After his marriage, E.B.White grew tired of New York and longed for a home in Maine, which was to him an enchanted land of unspoiled nature and glittering oceans. So, he and Katherine bought a farm at Allen Cove, a coastal town, and they proceeded to split their time between New York and Maine for the rest of their lives. White adored his farm, mostly because of how close it allowed him to be to his animals. No gentleman farmer, White insisted on doing the work himself, rearing his animals, caring for them, and finally killing them, something that never ceased to disturb him. The huge barn joined to the house was a place of comfort and solace, and it was spotting a spider in the barn that first gave him the idea for what would be his greatest legacy; Charlotte’s Web. Eager to write a book for children that did not talk down to them, and that did not infantilise or unrealistically portray animals and their motivations and behaviour, White spent five years agonizing over the writing of Charlotte’s Web. The finished article was ultimately a distillation of his admirably positive, curious and idealistic attitude towards life. Its success was instant; and no man deserved it more.
Sims goes into much detail about the genesis of Charlotte’s Web, and also of Stuart Little, which I haven’t read, exploring White’s writing process and interests in fascinating chapters that include how deeply White researched spiders in order to accurately portray Charlotte’s thoughts and actions. However, the greatest joy of the book is how sensitively, affectionately and movingly he brings White to life. An anxious and shy man, he lacked self esteem and was incredibly nervous in public. He constantly worried about his health and about what others thought of him, writing long letters to his wife about such incidents as preparing for his death when he found his face to be swollen before finding out it was just sunburn, and his worries about how terrible he thought his writing was. At the same time, however, he was incredibly courageous and daring, and loved to try new things, albeit when nobody else was watching. Loving, warm, loyal and hilariously funny, White never missed an opportunity to poke fun at himself and was a much adored friend to all he knew. He loved animals and children, and was never happier than when he was on his farm. However, he also loved the buzz of New York, writing one of his most famous essays, Here is New York, about its many delights.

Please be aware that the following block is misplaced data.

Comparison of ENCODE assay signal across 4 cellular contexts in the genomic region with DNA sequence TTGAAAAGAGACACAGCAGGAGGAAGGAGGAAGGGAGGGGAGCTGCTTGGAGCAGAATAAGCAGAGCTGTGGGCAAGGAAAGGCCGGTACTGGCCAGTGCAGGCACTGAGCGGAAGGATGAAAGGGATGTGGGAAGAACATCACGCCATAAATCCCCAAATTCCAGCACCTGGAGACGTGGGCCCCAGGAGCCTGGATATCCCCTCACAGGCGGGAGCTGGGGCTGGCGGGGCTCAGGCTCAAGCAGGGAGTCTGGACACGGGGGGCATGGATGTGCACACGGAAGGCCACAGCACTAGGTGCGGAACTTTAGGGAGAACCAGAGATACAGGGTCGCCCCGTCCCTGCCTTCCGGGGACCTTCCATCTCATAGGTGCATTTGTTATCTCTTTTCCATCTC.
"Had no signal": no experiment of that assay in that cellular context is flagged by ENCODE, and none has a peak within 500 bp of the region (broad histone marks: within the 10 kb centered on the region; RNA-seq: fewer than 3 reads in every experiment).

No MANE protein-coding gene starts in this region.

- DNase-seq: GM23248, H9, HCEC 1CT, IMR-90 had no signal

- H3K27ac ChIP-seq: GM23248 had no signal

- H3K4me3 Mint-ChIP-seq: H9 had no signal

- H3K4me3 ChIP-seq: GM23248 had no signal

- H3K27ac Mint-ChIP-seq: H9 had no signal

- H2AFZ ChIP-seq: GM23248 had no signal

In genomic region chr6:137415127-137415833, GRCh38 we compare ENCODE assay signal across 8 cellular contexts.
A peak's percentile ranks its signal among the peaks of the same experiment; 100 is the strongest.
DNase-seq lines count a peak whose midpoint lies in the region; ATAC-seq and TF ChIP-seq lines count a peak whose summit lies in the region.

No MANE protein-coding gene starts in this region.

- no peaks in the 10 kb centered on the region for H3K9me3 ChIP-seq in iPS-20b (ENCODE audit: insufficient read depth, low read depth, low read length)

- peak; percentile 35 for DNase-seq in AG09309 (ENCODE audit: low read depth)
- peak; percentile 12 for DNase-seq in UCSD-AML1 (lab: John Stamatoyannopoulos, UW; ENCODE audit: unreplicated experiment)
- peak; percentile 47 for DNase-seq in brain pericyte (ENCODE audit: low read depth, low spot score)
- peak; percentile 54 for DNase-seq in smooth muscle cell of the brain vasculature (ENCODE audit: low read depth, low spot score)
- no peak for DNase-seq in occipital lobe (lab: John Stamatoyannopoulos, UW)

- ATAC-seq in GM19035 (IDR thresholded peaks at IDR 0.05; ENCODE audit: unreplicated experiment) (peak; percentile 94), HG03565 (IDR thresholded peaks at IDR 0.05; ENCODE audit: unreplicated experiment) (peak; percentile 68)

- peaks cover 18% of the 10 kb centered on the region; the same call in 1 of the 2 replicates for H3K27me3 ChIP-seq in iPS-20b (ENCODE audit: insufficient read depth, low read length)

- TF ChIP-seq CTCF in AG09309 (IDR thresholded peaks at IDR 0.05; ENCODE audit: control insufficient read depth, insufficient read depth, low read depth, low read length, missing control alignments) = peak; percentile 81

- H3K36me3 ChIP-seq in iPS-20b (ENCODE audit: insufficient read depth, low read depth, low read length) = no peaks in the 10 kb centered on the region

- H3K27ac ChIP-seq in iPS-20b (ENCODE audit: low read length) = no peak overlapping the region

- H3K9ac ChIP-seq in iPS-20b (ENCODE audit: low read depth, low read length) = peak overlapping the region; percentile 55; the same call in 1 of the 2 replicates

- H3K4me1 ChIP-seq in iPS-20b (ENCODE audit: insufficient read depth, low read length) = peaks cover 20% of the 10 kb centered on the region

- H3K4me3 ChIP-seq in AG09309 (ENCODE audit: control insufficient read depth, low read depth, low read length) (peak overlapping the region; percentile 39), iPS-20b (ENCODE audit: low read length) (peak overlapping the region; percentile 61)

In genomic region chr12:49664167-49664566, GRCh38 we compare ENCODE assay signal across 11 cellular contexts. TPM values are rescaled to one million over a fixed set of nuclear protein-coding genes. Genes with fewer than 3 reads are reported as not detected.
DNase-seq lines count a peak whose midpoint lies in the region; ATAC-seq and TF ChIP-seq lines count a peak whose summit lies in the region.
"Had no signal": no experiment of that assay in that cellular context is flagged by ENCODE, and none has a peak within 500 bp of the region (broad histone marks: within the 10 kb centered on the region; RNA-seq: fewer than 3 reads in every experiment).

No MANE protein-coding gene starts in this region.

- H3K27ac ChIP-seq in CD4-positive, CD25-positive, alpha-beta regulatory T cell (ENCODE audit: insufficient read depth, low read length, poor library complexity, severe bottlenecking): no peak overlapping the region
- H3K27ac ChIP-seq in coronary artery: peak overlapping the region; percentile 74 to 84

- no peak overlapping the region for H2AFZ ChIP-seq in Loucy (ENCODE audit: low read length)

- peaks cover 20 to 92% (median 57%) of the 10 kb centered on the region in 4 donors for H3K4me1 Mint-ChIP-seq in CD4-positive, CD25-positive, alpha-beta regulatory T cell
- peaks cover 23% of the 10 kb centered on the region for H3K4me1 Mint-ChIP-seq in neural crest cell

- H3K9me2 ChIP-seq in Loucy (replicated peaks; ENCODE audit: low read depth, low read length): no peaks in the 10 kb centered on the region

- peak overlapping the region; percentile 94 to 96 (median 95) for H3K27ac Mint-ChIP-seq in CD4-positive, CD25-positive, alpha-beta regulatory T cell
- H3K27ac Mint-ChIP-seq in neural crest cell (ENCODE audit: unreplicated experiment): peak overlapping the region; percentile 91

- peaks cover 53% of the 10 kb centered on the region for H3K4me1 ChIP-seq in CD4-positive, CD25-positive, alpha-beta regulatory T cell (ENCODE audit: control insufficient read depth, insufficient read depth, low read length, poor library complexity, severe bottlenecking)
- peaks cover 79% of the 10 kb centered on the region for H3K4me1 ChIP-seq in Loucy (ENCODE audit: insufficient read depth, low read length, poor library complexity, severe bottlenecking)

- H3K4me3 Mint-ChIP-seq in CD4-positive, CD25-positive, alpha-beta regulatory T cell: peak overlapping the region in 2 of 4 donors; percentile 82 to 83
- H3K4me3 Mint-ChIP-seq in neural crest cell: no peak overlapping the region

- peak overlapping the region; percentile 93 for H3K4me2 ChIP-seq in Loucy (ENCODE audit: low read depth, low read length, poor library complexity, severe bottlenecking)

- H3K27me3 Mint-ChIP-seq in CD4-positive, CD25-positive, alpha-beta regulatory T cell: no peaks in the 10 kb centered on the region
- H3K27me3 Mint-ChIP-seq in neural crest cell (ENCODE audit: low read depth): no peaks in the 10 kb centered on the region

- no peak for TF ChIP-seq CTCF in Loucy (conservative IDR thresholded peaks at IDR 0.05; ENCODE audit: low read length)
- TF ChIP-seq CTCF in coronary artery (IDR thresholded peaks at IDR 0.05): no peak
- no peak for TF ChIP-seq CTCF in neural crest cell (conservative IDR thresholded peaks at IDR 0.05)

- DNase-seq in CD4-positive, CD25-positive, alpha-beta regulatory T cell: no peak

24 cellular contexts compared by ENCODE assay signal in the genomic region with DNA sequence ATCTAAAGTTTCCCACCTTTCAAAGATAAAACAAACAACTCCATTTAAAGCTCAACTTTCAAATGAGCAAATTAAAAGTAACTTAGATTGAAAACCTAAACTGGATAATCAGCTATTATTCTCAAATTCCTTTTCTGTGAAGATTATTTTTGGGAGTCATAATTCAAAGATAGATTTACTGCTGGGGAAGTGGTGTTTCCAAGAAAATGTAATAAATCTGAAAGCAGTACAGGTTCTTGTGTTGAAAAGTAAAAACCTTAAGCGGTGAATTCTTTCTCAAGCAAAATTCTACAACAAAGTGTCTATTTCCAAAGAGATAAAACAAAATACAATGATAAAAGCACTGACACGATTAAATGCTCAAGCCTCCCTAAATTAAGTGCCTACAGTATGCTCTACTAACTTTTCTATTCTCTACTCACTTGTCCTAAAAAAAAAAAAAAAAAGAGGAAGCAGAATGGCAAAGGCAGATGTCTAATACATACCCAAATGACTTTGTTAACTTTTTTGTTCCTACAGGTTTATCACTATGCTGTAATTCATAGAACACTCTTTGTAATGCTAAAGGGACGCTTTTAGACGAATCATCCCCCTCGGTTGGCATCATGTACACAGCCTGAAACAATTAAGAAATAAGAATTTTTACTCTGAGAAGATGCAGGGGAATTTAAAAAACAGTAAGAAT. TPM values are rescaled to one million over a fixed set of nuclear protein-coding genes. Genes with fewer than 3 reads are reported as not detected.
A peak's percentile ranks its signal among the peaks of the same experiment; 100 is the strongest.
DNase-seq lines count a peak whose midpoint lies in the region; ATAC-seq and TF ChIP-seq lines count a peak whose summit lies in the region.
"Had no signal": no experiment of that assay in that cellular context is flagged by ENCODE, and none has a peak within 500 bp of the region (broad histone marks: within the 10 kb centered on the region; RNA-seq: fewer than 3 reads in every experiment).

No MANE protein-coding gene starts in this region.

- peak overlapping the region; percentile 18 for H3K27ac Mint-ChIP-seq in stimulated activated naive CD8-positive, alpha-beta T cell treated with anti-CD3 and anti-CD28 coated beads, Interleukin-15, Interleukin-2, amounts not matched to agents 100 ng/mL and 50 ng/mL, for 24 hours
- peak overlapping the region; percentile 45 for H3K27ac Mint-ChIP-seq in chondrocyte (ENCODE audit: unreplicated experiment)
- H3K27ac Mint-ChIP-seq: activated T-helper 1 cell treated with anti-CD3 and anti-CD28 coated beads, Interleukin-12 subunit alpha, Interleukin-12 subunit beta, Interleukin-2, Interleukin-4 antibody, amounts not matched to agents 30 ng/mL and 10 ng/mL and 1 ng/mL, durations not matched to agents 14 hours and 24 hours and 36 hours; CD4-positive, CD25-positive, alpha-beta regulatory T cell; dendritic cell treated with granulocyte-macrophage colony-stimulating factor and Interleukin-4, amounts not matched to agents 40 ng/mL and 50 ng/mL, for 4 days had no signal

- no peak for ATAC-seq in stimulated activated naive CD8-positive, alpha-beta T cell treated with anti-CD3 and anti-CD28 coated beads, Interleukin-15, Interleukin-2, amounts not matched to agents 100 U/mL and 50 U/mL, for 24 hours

Sims effortlessly weaves a tale of a contradictory, extraordinary and endearing man, whose love of life and of nature came together in Charlotte’s Web to create a book that reveals the beauty of its writer’s soul on every page. I felt rather bereft when I closed the pages, as I had come to love White and all that he had been. What a wonderful man he was, and what a fascinating life he led; the period details of New York, of life in a busy magazine office, and of the literary world the Whites inhabited totally absorbed me. This is a magnificent book that interested me on so many different levels. It really is one of the best non fiction books I’ve ever read, and I strongly urge you to read it and be transported into the world of one of America’s finest literary giants, whose heart was as golden as his beautiful prose.